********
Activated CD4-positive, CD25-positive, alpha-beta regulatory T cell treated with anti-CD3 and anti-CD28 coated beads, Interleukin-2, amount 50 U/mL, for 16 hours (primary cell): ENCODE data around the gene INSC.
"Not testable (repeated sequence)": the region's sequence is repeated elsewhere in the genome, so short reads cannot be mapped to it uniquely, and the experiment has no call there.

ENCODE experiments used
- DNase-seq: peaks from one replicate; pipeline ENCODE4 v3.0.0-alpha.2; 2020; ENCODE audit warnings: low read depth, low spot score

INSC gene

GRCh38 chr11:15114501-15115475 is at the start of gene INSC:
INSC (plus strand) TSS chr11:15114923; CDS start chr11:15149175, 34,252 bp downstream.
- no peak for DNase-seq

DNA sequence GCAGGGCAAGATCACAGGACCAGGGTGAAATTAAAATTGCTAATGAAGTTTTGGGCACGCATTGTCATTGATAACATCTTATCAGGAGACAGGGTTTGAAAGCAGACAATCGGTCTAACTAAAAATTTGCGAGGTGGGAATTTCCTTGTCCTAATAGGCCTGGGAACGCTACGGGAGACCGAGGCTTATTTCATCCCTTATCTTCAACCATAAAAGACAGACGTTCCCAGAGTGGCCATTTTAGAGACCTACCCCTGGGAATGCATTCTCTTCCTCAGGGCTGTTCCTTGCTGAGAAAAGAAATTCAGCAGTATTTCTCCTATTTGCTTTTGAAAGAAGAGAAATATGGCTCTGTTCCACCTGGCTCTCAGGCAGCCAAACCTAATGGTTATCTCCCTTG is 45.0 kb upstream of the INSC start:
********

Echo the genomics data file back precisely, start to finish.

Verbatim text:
Activated CD4-positive, CD25-positive, alpha-beta regulatory T cell treated with anti-CD3 and anti-CD28 coated beads, Interleukin-2, amount 50 U/mL, for 16 hours (primary cell): ENCODE data around the gene INSC.
"Not testable (repeated sequence)": the region's sequence is repeated elsewhere in the genome, so short reads cannot be mapped to it uniquely, and the experiment has no call there.

ENCODE experiments used
- DNase-seq: peaks from one replicate; pipeline ENCODE4 v3.0.0-alpha.2; 2020; ENCODE audit warnings: low read depth, low spot score

INSC gene

GRCh38 chr11:15114501-15115475 is at the start of gene INSC:
INSC (plus strand) TSS chr11:15114923; CDS start chr11:15149175, 34,252 bp downstream.
- no peak for DNase-seq

DNA sequence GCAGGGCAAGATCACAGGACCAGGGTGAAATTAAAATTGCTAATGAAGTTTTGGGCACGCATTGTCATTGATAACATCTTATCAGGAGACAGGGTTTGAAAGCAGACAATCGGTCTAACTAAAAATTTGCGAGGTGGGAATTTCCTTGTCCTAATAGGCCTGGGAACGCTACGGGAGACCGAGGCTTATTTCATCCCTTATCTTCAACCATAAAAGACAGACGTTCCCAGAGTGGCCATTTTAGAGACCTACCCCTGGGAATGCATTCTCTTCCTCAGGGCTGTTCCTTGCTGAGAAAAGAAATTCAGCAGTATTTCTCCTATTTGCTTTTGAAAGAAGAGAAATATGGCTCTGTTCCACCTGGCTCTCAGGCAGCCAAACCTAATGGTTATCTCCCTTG is 45.0 kb upstream of the INSC start: